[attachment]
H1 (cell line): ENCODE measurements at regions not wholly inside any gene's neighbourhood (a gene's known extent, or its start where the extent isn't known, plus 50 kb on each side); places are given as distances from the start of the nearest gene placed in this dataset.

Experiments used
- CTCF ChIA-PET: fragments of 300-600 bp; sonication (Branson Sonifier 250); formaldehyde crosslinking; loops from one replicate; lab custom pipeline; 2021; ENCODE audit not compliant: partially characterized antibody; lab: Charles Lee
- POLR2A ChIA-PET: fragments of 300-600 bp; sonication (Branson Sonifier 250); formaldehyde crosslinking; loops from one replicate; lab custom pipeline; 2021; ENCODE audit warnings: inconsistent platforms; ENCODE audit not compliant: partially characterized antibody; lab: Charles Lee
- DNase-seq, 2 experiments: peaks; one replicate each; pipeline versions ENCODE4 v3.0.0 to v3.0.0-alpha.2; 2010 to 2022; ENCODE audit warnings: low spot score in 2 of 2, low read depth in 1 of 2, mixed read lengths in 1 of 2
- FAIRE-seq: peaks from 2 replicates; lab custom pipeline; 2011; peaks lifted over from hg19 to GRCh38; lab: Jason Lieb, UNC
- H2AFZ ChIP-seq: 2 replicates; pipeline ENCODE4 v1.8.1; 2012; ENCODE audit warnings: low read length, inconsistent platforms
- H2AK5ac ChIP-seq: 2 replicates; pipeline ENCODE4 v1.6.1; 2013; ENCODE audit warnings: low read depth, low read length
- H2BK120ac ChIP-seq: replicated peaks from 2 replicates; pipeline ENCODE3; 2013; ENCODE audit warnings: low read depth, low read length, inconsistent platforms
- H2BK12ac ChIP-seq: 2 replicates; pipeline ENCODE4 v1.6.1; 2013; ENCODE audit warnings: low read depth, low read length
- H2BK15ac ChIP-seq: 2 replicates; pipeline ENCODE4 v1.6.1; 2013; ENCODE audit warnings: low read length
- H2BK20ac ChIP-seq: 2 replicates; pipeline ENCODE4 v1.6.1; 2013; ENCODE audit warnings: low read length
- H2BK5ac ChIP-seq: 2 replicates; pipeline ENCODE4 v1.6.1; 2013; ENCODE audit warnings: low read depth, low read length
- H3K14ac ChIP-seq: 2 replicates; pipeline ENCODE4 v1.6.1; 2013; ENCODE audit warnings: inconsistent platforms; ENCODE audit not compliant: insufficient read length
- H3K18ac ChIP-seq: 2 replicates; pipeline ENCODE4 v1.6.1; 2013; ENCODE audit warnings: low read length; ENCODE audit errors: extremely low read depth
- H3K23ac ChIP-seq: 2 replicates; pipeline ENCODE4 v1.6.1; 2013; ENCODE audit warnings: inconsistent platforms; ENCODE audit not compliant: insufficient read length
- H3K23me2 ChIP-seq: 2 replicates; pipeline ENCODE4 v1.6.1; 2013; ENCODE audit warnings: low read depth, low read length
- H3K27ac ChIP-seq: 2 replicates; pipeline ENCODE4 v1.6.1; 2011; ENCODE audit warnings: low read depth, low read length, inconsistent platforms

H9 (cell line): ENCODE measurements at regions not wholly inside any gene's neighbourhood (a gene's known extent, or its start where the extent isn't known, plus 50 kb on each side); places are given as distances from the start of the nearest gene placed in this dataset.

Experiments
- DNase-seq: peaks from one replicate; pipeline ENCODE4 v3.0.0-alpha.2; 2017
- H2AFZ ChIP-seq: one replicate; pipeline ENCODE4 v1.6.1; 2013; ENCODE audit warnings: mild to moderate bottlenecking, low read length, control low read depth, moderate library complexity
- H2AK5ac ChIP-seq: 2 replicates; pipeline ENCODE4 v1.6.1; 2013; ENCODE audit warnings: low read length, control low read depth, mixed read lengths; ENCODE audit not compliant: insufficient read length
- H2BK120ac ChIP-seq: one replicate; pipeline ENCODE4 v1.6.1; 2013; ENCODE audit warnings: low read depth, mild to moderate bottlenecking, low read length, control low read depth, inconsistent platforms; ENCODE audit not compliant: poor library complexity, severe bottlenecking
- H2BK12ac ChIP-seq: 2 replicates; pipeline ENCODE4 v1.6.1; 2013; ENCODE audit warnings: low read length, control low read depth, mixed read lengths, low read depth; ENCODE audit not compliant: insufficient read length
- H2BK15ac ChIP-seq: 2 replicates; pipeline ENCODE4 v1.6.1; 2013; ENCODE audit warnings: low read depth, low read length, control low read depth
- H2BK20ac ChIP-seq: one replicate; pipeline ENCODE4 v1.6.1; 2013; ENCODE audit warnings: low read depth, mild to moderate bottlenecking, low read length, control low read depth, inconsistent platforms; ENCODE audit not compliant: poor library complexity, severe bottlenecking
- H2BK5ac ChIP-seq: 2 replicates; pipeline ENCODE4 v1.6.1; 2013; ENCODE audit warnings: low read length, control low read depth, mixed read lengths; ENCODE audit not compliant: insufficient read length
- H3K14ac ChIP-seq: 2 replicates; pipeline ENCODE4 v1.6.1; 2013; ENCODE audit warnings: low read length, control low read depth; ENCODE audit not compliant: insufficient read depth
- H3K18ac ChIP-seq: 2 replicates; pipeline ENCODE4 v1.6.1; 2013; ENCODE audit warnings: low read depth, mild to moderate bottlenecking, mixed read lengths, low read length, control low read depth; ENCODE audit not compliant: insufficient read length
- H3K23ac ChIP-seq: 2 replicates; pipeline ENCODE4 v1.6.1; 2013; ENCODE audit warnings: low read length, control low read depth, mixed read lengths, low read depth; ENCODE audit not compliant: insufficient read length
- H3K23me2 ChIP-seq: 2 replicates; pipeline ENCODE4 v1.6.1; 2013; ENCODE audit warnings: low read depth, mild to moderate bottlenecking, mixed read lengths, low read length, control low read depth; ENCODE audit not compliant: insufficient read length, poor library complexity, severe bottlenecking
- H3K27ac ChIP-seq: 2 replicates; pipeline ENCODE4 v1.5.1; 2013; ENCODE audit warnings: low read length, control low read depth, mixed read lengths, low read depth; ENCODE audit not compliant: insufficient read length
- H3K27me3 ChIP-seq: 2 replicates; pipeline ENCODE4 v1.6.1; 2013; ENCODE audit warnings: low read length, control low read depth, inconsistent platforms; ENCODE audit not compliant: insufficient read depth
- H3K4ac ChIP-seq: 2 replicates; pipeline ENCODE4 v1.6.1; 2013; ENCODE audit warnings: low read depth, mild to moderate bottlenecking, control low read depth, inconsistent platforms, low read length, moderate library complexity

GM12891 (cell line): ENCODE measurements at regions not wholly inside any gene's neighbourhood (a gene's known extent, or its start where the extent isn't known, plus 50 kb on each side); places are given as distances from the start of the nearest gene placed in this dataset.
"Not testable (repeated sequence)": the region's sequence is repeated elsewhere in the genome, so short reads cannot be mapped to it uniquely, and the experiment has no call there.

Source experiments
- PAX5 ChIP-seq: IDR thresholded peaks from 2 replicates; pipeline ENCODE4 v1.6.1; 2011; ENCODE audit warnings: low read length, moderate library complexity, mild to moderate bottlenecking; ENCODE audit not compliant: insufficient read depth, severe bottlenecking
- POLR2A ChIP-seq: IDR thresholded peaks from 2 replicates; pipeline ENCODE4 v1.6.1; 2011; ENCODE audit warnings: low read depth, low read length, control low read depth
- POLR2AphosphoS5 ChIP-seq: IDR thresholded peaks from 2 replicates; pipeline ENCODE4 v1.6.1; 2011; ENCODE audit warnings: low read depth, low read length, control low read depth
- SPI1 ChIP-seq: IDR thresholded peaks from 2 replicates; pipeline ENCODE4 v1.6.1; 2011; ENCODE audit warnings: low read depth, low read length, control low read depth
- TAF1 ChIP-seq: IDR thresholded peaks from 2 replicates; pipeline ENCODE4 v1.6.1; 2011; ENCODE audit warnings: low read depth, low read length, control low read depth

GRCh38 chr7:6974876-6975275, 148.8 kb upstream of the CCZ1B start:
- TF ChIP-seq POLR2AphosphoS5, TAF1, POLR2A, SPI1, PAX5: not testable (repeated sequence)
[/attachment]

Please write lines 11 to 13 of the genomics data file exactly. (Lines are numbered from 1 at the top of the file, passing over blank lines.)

- H2BK15ac ChIP-seq: 2 replicates; pipeline ENCODE4 v1.6.1; 2013; ENCODE audit warnings: low read length
- H2BK20ac ChIP-seq: 2 replicates; pipeline ENCODE4 v1.6.1; 2013; ENCODE audit warnings: low read length
- H2BK5ac ChIP-seq: 2 replicates; pipeline ENCODE4 v1.6.1; 2013; ENCODE audit warnings: low read depth, low read length